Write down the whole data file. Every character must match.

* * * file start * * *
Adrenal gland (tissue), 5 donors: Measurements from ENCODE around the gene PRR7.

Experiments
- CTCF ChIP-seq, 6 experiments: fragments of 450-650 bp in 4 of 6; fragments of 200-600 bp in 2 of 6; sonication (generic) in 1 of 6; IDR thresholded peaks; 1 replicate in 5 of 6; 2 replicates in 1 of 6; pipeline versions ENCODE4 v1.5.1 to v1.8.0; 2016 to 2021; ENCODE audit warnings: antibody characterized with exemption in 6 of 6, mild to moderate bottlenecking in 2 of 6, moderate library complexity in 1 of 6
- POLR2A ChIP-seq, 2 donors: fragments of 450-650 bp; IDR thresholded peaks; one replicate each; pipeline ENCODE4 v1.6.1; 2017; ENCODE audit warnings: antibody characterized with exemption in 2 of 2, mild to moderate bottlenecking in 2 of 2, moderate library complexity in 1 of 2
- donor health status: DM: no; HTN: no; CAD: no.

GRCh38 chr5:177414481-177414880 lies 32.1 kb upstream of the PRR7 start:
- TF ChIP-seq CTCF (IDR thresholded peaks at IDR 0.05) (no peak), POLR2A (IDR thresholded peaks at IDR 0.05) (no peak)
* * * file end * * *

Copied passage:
Adrenal gland (tissue), 5 donors: Measurements from ENCODE around the gene PRR7.

Experiments
- CTCF ChIP-seq, 6 experiments: fragments of 450-650 bp in 4 of 6; fragments of 200-600 bp in 2 of 6; sonication (generic) in 1 of 6; IDR thresholded peaks; 1 replicate in 5 of 6; 2 replicates in 1 of 6; pipeline versions ENCODE4 v1.5.1 to v1.8.0; 2016 to 2021; ENCODE audit warnings: antibody characterized with exemption in 6 of 6, mild to moderate bottlenecking in 2 of 6, moderate library complexity in 1 of 6
- POLR2A ChIP-seq, 2 donors: fragments of 450-650 bp; IDR thresholded peaks; one replicate each; pipeline ENCODE4 v1.6.1; 2017; ENCODE audit warnings: antibody characterized with exemption in 2 of 2, mild to moderate bottlenecking in 2 of 2, moderate library complexity in 1 of 2
- donor health status: DM: no; HTN: no; CAD: no.

GRCh38 chr5:177414481-177414880 lies 32.1 kb upstream of the PRR7 start:
- TF ChIP-seq CTCF (IDR thresholded peaks at IDR 0.05) (no peak), POLR2A (IDR thresholded peaks at IDR 0.05) (no peak)